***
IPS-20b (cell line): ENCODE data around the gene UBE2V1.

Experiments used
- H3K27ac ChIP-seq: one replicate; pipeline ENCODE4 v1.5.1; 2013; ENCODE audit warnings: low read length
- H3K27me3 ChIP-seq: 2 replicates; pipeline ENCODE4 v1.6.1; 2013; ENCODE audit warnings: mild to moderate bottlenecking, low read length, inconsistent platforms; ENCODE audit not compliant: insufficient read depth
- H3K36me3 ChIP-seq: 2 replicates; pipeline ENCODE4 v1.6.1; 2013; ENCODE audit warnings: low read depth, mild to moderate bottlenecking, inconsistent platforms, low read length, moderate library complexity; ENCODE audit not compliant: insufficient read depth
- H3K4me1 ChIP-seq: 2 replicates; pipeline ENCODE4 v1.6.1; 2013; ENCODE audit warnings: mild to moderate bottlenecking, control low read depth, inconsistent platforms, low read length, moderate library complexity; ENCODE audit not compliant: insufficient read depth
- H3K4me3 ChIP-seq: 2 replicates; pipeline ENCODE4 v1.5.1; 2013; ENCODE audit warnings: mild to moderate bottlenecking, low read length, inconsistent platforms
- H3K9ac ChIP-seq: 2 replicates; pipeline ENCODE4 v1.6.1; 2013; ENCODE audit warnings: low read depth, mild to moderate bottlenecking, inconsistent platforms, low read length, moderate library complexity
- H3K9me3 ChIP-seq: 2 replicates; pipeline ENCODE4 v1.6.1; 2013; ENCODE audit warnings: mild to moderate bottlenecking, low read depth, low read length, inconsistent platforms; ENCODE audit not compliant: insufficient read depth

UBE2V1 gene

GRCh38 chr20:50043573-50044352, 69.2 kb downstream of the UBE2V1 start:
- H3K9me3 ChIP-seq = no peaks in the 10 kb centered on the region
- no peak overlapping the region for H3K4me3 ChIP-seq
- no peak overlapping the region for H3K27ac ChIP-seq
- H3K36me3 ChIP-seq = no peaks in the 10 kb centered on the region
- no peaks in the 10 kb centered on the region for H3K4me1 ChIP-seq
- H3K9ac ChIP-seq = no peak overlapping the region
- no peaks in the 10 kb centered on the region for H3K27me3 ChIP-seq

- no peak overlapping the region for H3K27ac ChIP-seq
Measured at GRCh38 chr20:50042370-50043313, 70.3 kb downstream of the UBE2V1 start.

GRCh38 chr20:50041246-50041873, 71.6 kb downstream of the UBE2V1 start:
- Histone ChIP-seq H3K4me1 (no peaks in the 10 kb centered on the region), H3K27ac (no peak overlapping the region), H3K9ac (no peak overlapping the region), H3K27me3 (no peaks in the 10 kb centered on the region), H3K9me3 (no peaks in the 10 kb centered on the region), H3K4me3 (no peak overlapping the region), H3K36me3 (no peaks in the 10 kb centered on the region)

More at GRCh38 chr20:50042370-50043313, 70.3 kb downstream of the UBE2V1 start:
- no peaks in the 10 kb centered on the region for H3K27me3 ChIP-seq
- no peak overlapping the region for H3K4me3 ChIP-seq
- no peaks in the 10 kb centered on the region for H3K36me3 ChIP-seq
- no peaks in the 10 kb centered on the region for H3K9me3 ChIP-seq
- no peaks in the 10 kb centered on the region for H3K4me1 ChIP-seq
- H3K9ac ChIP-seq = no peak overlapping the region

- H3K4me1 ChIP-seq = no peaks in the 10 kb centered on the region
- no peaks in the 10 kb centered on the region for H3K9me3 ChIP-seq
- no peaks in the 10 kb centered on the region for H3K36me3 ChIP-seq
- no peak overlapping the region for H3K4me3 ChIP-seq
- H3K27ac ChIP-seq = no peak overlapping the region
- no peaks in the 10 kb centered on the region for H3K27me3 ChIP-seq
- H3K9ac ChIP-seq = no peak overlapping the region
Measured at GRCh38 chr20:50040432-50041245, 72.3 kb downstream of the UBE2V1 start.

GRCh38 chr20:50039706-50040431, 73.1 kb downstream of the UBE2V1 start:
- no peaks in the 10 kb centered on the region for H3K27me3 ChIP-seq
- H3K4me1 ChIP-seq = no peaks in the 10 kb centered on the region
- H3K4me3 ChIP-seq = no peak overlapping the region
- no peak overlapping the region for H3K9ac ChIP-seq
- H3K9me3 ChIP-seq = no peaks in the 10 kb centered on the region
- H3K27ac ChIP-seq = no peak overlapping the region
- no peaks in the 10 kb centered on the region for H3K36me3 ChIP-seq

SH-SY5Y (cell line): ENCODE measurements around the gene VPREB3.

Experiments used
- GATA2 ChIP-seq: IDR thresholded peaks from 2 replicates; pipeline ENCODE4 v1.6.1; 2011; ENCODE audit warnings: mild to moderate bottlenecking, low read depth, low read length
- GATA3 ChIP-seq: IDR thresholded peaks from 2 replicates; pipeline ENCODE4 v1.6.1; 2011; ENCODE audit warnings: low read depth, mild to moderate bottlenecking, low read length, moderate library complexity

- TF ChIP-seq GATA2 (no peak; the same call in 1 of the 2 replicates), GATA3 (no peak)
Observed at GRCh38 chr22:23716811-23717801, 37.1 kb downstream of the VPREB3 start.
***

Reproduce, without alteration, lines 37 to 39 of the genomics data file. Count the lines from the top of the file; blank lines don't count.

Measured at GRCh38 chr20:50040432-50041245, 72.3 kb downstream of the UBE2V1 start.

GRCh38 chr20:50039706-50040431, 73.1 kb downstream of the UBE2V1 start:
- no peaks in the 10 kb centered on the region for H3K27me3 ChIP-seq